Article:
Brought to you by Newscorp Australia

A remote beach off the coast of Africa is the latest social-media sensation for its amazing popcorn look

Qin Xie, December 9, 2018 7:00PM The Sun

Print Article

A piece of popcorn sand from Popcorn Beach in the Canary Islands. Picture: Instagram media_cameraA piece of popcorn sand from Popcorn Beach in the Canary Islands. Picture: Instagram

just for fun

Reading level: green

A beach that looks like it is made of popcorn is a big hit on social media platform Instagram.

Instead of sand, the Canary Islands beach is covered in popcorn-sized pieces of white coral that have washed up out of the water. Not surprisingly, it’s known as Popcorn Beach or Popcorn Bay.

It’s in Corralejo, a town on the island of Fuerteventura, one of the Canary Islands. These islands are part of Spain and are in the Atlantic Ocean northwest of Africa.

The islands are a popular holiday destination with lots of beautiful beaches with white sand, bright blue water and palm trees.

From afar, Popcorn Beach looks just like any other super-white beach on the island.

But look closely and you will see what looks like pieces of popped corn covering the surface.

The pieces are actually white coral that have washed ashore and are mixed with the volcanic rocks and sand on the beach.

Cans of soft drink resting in "popcorn" on Popcorn Beach, Canary Islands, Spain. Picture: @_irens_ /Instagram media_cameraCans of soft drink resting in “popcorn” on Popcorn Beach, Canary Islands, Spain. Picture: @_irens_ /Instagram

The coral varies in size. Some look exactly like popcorn while others are huge.

The beach has looked like this as long as locals can remember, but visitors rarely went there because it’s fairly remote*. And, importantly, it’s actually not that comfortable to sit or play on popcorn-sized pieces of rock-hard coral. Sandcastles really don’t work.

VIDEO: Australia’s best beaches for 2018, according to beach researcher Brad Farmer, who rates them by three measures: affordability*; accessibility* and whether they are authentically* Australian


  • Squeaky Beach at Wilsons Promontory in Victoria makes a loud squeaky noise — like a baby or dog toy — when you walk on it. There are several similar squeaky beaches around Australia (including several in Queensland) and around the world.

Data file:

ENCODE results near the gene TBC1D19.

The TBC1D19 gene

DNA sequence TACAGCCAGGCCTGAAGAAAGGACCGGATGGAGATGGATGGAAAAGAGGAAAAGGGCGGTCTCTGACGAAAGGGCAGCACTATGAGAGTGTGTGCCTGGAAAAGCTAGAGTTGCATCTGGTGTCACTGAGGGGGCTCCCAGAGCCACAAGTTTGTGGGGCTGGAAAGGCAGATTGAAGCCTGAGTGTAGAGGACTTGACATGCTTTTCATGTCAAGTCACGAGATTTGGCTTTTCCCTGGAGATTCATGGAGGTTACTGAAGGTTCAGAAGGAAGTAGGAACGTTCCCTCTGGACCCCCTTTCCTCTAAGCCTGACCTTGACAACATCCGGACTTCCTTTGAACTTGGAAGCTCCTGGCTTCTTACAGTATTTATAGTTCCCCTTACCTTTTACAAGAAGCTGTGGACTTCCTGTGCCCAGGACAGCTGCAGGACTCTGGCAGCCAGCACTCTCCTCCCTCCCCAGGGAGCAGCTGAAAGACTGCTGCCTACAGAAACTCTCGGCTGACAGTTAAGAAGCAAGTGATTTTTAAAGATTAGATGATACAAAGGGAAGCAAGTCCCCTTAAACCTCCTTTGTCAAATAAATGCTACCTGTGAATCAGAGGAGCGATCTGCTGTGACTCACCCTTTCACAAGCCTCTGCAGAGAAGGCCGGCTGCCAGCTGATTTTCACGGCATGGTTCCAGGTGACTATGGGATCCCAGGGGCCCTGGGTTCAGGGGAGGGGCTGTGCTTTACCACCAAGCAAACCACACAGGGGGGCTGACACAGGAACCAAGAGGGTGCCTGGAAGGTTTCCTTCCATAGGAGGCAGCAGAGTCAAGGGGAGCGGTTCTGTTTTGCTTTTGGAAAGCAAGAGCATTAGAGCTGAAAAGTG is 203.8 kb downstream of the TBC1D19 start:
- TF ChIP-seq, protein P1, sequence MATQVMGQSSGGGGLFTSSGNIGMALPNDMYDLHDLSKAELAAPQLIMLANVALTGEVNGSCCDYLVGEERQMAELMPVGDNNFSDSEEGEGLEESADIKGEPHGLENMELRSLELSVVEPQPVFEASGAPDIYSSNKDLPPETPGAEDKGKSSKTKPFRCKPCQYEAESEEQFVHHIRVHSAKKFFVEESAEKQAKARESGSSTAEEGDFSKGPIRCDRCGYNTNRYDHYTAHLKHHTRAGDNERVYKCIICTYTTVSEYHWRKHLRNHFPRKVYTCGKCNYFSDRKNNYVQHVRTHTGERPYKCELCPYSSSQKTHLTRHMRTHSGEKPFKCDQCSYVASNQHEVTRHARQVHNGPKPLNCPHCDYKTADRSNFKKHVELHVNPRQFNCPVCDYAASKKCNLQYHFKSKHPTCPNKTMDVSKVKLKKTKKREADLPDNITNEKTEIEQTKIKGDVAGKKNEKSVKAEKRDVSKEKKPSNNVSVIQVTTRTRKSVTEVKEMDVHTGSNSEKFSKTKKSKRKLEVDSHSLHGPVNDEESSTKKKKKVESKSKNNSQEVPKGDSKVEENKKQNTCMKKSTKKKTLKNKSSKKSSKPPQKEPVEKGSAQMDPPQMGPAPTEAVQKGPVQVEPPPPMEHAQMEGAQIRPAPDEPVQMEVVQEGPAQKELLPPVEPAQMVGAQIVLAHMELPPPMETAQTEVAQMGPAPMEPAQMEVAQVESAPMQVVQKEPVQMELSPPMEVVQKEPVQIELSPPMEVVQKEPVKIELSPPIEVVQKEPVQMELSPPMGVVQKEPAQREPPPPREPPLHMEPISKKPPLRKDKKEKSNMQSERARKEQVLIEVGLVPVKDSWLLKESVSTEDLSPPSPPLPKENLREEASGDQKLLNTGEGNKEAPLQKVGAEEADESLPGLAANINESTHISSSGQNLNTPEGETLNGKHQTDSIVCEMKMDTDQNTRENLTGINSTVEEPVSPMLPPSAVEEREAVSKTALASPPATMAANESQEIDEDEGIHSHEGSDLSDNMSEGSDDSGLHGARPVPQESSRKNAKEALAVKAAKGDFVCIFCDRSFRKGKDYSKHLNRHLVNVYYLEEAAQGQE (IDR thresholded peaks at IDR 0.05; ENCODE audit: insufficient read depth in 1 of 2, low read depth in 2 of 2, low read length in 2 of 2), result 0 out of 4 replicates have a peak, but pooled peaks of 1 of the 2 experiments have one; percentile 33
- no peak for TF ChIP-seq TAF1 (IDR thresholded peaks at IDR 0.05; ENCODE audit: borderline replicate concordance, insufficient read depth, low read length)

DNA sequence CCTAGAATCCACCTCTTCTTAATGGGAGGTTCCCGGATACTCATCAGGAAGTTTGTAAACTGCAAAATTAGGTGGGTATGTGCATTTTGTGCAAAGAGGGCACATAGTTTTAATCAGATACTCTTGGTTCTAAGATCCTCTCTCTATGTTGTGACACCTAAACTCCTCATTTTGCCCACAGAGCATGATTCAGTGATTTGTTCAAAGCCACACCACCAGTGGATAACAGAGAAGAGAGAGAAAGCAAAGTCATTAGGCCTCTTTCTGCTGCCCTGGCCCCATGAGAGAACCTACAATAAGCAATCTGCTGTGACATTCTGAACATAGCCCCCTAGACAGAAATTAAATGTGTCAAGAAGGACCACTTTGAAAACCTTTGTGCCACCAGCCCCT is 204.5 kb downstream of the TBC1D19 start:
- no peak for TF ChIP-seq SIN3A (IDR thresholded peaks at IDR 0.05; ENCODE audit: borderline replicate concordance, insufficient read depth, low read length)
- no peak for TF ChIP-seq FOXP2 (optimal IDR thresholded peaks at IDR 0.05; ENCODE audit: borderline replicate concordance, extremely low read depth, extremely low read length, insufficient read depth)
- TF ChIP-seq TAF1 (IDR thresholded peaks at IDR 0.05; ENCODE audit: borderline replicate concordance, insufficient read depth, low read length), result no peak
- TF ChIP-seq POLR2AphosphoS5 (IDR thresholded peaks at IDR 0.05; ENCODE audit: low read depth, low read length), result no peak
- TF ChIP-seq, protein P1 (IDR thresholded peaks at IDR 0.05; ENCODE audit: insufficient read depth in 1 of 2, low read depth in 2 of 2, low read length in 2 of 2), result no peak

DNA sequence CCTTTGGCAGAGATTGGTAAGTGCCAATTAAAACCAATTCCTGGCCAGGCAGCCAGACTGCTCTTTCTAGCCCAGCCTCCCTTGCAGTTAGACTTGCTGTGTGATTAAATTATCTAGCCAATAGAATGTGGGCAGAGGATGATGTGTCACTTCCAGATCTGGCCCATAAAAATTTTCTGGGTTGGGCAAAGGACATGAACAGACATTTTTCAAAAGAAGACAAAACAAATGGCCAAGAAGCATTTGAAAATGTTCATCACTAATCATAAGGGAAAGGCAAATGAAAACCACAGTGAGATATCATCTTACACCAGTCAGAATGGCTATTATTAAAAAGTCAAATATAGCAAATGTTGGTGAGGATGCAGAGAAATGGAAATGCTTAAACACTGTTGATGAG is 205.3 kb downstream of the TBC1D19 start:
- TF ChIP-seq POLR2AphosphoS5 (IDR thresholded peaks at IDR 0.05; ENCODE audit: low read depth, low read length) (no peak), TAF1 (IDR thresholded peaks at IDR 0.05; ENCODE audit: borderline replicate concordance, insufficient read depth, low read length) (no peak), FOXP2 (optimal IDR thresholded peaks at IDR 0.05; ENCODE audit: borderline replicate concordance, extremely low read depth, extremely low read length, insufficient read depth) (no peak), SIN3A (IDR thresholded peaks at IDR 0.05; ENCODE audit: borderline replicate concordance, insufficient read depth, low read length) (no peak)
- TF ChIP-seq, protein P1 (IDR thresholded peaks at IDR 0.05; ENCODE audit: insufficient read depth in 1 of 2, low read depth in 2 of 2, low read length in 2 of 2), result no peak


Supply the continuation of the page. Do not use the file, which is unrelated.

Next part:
The sand on Squeaky Beach is made up of tiny grains of perfectly round quartz*, with almost no shell pieces mixed with it.
    There has been a surprising amount of scientific research to find out why the sand squeaks so loudly. Many scientists believe that when the smooth grains rub together, the air between the grains escapes in a particular way to make the squeak. But they’re not certain!
  • Pink sand covers a beach on the eastern side of Harbour Island in the Bahamas, in the Atlantic Ocean between North and Central America. Trillions of red microscopic* creatures called foraminifera live on coral reefs and after they die, their remains* are washed ashore and mix with the white sand, making pink sand. There are several pink beaches around the world caused by foraminifera.
  • Black sand beaches are common around volcanoes, where basalt* lava has flowed in the past. One of the most famous is Reynisfjara Beach in Iceland. There are some black-sand beaches in Hawaii.

A healthy coral reef sounds like popcorn. The noise is made by shrimps, or prawns. Humans can’t hear the popping without a special microphone. Marine biologists* think fish and crustaceans* use the noise to find their way back home.


Photos capture hidden world of tiny life forms

Australia to open its first surfing wave pool

Giant tubular sea worm dwarfs divers

World’s biggest shark seen at Mount Everest


  • affordability: whether it is cheap enough to visit for most people to be able to go
  • accessibility: whether anyone can visit, including people with a disability
  • authentically: real, genuinely
  • remote: a long way from anywhere
  • quartz: a hard type of rock made of silica
  • microscopic: can only be seen with a microscope
  • remains: body of an animal after death
  • basalt: dark grey volcanic rock
  • biologists: scientists who study living things
  • crustaceans: crabs, prawns, lobsters



  1. Where are the Canary Islands?
  2. Why didn’t many people visit before now?
  3. What shape are the grains of sand on Squeaky Beach?
  4. Name two countries with black sand beaches.
  5. Why do marine creatures listen for the sound of popping on a coral reef?

1. Beach Comfort
While the beach with popcorn sand might look cool, you can see why it doesn’t attract too many visitors as it’s not very comfortable to sit on!

Design a piece of equipment that you can take to the popcorn sand beach to sit, lay or play in the sand comfortably!

Sketch your design and give it a name.

2. Extension
Which type of beach do you find most interesting and that you’d like to visit and why?

Time: Allow 25 minutes
Curriculum links: Design and Technology, English

After reading the article, with a partner, highlight all the openers you can find in blue. Discuss if they are powerful and varied openers or not. Why do you think the journalists has used a mix of simple and power openers? Would you change any, and why?

HAVE YOUR SAY: Describe your perfect beach day. Where would you go and what would you do there? Why?
No one-word answers. Use full sentences to explain your thinking.

Extra Reading in just for fun